On May 22, more than 3,000 unemployed workers marched in Buenos Aires carrying empty propane tanks. The demonstration ended in a rally in front of the country’s largest oil company, Repsol-YPF, demanding that the company lower the price of propane for families of the unemployed. The current price for low-income families is 18 pesos (US$6) per tank. A Repsol spokesperson declared that the government had established the price and that the company would not change it.

The oil company did, however, agree to look into providing free propane for soup kitchens for the unemployed.

United State

Massachusetts nursing home workers stage one-day strike

One hundred nurses’ assistants, housekeepers and licensed nurses held a one-day strike May 18 at the Edgar P. Benjamin Health Care Center in Mission Hill, a section of Boston, Massachusetts, to demand increased wages, health care and improvements in working conditions.

Negotiations between the Service Employees International Union (SEIU) and management collapsed one day earlier as the union maintained its demand for an overall 20 percent compensation package, while the nursing home held to a 9 percent package.

The union is asking for wage increases of up to US$1.75 an hour over the course of a three-year agreement, along with shift differentials, a pension plan and 100 percent company-paid health care coverage. At present, Benjamin Health Care Center workers make between US$9 and US$11 an hour.

Currently, the SEIU is attempting to settle 20 nursing home contracts across Massachusetts. Only 27 of the state’s 480 nursing homes are unionized.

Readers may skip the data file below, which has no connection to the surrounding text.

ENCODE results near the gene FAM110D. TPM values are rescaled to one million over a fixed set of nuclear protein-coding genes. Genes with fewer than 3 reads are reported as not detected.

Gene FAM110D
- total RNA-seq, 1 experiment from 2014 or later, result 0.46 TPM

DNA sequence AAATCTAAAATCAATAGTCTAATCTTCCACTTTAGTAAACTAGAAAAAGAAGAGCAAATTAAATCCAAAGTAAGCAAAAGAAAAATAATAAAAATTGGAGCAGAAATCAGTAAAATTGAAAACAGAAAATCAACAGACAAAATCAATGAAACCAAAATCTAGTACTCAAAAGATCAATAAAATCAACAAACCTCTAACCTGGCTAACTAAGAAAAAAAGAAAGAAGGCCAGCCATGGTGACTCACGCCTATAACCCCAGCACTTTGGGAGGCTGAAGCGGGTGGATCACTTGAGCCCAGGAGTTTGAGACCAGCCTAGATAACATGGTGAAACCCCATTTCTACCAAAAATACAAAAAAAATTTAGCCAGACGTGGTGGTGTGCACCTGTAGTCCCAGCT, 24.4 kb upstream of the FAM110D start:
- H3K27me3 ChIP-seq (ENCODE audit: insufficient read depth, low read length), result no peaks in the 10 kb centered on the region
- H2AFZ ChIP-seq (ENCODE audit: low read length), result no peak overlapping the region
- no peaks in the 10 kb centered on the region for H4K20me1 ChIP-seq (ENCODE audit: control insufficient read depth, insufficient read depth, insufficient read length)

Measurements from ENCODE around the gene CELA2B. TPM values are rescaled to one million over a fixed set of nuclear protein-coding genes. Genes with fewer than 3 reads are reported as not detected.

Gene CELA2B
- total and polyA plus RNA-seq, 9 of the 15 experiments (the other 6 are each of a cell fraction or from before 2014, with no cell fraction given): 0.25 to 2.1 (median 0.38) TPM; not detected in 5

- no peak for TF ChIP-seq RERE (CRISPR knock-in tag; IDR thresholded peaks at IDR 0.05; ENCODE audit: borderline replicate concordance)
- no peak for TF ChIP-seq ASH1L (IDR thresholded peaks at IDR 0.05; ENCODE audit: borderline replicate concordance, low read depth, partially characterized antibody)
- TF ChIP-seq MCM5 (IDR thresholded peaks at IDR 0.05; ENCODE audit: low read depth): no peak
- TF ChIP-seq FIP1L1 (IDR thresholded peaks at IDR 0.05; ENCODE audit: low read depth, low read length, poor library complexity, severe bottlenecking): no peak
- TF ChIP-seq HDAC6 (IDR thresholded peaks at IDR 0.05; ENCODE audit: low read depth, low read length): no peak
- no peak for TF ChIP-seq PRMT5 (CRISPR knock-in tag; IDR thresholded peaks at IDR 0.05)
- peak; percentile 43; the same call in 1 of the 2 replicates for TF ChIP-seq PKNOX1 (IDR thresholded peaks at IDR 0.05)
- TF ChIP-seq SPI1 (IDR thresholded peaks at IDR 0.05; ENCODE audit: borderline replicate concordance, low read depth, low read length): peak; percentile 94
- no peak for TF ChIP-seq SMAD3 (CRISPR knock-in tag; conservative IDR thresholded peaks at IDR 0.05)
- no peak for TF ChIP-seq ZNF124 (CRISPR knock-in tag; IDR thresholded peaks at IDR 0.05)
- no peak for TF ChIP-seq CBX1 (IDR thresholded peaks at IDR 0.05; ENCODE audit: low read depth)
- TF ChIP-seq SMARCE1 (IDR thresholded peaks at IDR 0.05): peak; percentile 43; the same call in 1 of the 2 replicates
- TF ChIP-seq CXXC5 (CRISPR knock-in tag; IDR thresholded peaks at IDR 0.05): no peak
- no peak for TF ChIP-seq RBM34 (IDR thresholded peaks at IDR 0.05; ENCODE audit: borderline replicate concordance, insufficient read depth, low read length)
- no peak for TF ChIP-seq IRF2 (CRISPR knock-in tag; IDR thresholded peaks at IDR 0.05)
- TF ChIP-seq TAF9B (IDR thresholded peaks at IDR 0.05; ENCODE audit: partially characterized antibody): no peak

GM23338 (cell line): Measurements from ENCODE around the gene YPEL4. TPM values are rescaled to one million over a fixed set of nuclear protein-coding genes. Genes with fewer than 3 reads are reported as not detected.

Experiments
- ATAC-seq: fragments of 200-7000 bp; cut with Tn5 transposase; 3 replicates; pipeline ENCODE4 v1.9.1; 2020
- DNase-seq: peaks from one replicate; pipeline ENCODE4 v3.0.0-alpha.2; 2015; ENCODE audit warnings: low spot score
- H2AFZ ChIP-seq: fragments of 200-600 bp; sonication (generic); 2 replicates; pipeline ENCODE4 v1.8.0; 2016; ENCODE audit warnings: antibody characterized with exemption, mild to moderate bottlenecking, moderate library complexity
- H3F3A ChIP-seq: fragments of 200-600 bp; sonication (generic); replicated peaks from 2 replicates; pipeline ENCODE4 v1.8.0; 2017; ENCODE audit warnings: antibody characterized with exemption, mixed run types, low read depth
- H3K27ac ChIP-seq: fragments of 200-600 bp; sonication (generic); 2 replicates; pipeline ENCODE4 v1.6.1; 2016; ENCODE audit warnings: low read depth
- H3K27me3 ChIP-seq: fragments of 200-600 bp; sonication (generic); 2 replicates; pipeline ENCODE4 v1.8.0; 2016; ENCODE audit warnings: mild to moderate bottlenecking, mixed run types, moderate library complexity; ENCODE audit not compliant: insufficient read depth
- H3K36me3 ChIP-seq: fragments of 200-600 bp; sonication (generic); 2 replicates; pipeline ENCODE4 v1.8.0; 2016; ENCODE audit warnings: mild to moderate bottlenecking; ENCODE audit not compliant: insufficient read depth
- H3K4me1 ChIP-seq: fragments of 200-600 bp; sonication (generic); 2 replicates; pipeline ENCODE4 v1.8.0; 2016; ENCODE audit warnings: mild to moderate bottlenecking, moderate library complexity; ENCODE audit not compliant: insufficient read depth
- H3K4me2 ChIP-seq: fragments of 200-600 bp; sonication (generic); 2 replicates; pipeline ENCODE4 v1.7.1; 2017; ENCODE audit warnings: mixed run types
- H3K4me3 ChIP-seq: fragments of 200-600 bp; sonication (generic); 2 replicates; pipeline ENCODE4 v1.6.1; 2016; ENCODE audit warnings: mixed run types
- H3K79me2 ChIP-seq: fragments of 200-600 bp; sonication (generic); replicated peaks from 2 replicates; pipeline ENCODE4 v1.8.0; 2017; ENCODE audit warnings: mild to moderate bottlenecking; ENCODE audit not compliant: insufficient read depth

Theater workers hold one-day protest

Theater workers at the Plaza 6 Theaters in Butte, Montana, walked off the job May 21, on the opening night of the film Troy, to protest contract violations by Atlanta-based Carmike Cinemas.

Some 14 members of Local 427—involving cashiers, concession workers, custodians, doorpersons and ushers—walked out to call attention to a concerted campaign by management to rid themselves of Montana’s only unionized theater through a series of terminations, suspensions, harassments and failures to honor grievance timelines.


Settlement at Edmonton Catholic School Board

Support staff in the Edmonton Catholic School Board have reached an agreement with their employer. The settlement includes a wage increase of 7 percent over 32 months. The school board has threatened that the wage increase will lead to layoffs. The 800 workers, including teaching assistants, librarians and secretaries, had recently voted 85 percent in favor of strike action that could have commenced this past Friday.

Meanwhile, public school teachers in Edmonton and Calgary, concerned about class sizes and lack of preparation time, are set to hold a strike vote on June 7.

Strike by beer distribution workers ends

The strike by 300 workers at British Columbia’s Brewers Distributor Ltd. has ended with the ratification of a new three-year agreement. Only 70 percent of the workers voted in favor of the settlement, which includes a C$2-per-hour wage increase along with unspecified pension and benefit improvements. The workers, members of the Brewery, Winery and Distillery Workers Union, had also been protesting the company’s reliance on seasonal labor as opposed to full-time hiring. It is not clear whether this is addressed in the settlement.